Presentation on theme: "What does it mean to educators? What does it mean in the world? Who is literate?"— Presentation transcript:
What does it mean to educators? What does it mean in the world? Who is literate?
"ability to identify, understand, interpret, create, communicate, compute and use printed and written materials associated with varying contexts. Literacy involves a continuum of learning in enabling individuals to achieve their goals, to develop their knowledge and potential, and to participate fully in their community and wider society.“ United Nations Educational, Scientific & Cultural Organization UNESCO
"The ability to read and write and use numeracy, to handle information, to express ideas and opinions, to make decisions and solve problems, as family members, workers, citizens and lifelong learners.“ Curriculum Framework for Adult Literacy in Scotland
Literacy has always been a collection of cultural and communicative practices shared among members of particular groups. As society and technology change, so does literacy. Because technology has increased the intensity and complexity of literate environments, the twenty-first century demands that a literate person possess a wide range of abilities and competencies, many literacies. These literacies—from reading online newspapers to participating in virtual classrooms—are multiple, dynamic, and malleable. As in the past, they are inextricably linked with particular histories, life possibilities and social trajectories of individuals and groups. Twenty-first century readers and writers need to Develop proficiency with the tools of technology Build relationships with others to pose and solve problems collaboratively and cross-culturally Design and share information for global communities to meet a variety of purposes Manage, analyze and synthesize multiple streams of simultaneous information Create, critique, analyze, and evaluate multi-media texts Attend to the ethical responsibilities required by these complex environments National Council Teachers of English, 2008
Anyone who can read and write their name. Anyone who can read and write. Anyone who can read at the grade level that corresponds to their age. Anyone who went to college Anyone who understands James Joyce…Jane Austen…eecummings…Stieg Larssen Lit majors Anyone who reads the New York Times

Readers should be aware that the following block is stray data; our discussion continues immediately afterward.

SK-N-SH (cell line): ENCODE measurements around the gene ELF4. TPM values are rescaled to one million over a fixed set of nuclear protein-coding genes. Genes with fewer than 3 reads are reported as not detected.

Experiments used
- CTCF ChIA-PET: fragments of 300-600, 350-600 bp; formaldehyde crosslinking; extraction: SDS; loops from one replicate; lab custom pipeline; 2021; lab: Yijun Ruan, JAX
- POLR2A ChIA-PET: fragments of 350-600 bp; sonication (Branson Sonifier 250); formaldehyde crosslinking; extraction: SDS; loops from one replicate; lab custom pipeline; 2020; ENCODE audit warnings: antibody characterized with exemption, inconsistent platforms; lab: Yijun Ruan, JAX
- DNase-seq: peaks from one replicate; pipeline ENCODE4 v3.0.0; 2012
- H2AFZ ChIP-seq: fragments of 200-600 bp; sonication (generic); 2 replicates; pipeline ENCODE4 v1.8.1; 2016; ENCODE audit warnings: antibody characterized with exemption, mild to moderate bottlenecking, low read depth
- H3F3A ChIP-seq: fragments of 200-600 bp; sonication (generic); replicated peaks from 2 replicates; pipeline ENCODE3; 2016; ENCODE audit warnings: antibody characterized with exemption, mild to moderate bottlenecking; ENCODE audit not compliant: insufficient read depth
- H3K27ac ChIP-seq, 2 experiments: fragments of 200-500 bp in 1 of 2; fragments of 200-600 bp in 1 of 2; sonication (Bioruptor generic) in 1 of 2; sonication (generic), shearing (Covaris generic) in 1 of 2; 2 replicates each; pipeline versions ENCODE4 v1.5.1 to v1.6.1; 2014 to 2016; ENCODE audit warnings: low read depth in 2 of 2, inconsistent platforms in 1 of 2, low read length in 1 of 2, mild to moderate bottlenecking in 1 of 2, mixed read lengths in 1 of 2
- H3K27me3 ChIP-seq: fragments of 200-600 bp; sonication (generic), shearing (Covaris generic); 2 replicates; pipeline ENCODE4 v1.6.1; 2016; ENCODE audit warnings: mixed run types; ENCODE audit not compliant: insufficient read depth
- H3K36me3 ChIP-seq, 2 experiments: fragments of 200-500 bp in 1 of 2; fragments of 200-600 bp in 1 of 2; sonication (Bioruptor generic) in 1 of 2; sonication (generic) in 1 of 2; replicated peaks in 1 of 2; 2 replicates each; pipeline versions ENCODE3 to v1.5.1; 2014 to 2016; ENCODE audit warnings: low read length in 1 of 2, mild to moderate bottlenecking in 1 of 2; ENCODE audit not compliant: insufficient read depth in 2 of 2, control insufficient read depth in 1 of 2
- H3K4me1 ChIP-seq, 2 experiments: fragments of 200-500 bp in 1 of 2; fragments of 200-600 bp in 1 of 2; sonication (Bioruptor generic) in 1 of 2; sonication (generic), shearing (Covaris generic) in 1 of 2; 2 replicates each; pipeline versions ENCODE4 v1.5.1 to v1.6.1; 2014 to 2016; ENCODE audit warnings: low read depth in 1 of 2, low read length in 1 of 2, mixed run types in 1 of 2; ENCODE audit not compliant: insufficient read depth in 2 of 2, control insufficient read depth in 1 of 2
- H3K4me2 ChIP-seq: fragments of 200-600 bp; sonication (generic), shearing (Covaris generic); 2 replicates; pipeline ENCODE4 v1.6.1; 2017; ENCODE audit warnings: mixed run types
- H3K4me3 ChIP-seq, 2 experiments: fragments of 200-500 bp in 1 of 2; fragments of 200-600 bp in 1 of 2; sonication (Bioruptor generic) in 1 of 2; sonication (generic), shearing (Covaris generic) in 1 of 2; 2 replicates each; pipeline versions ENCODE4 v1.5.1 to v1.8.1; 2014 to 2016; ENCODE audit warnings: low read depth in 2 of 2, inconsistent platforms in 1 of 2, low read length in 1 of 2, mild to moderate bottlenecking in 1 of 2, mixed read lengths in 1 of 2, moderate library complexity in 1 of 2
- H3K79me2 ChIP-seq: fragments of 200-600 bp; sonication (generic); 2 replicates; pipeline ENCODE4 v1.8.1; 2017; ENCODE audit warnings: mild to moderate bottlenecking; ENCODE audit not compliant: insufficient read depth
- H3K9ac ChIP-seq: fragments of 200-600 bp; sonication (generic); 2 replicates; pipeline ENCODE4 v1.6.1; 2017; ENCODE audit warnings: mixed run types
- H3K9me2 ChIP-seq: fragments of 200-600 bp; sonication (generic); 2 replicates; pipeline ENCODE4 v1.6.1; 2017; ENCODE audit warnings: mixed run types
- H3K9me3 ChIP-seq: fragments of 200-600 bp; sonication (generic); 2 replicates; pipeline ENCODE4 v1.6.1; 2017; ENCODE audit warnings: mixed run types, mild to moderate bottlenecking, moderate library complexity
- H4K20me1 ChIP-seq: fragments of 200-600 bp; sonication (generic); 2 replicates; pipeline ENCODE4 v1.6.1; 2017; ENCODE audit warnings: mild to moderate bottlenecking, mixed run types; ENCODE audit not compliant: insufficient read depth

Literacy is often viewed as the processes connected to effective reading, followed by the processes connected to effective writing. Literacy is sometimes connected to the general understanding of LANGUAGE ARTS
The National Reading Panel Report identifies five basic skillsets required for efficient reading: ◦ Phonemic awareness ◦ Phonics ◦ Fluency ◦ Vocabulary ◦ Comprehension
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We begin our trip in a familiar place, a body like yours and mine. It contains a hundred trillion cells that work together by design. And within each one of these many cells, each one has DNA. The DNA code is exactly the same, a mass-produced resume. So the code in each cell is identical, a remarkable but valid claim. This means that the cells are nearly alike, but not exactly the same. Take, for instance, the cells of the intestines; that they’re vital is certainly plain. Now think about the way you would think if those cells were in your brain.
IMITATION Preschool to 1 st grade ◦ Pretend writing ◦ Letters can be arranged to form words ◦ Organization of letters and shapes in a line ◦ Print letters and numbers ◦ Relatively crude motor skills
GRAPHIC PRESENTATION 1 st and 2 nd grades ◦ Adept at manuscript production and reproduction ◦ Preoccupied with visual appearance of their writing ◦ Self consciousness about attractiveness of their writing ◦ Improved sequencing of letters and numbers ◦ Liberal use of invented spelling
PROGRESSIVE INCORPORATION Late 2 nd to 4 th grades ◦ Incorporation of capitalization, punctuation ◦ Seldom plans about what they will write about ◦ Uses writing to relate experiences rather than to solve problems ◦ Starts using cursive ◦ Begins revision of work
AUTOMATIZATION 4 th to 7 th grade ◦ Automatic application of grammar, spelling, punctuation ◦ Regularly reviews own work ◦ Writes at a level equivalent to their own speech ◦ Begins using outlines and multiple drafts ◦ Can assess the effectiveness of their own writing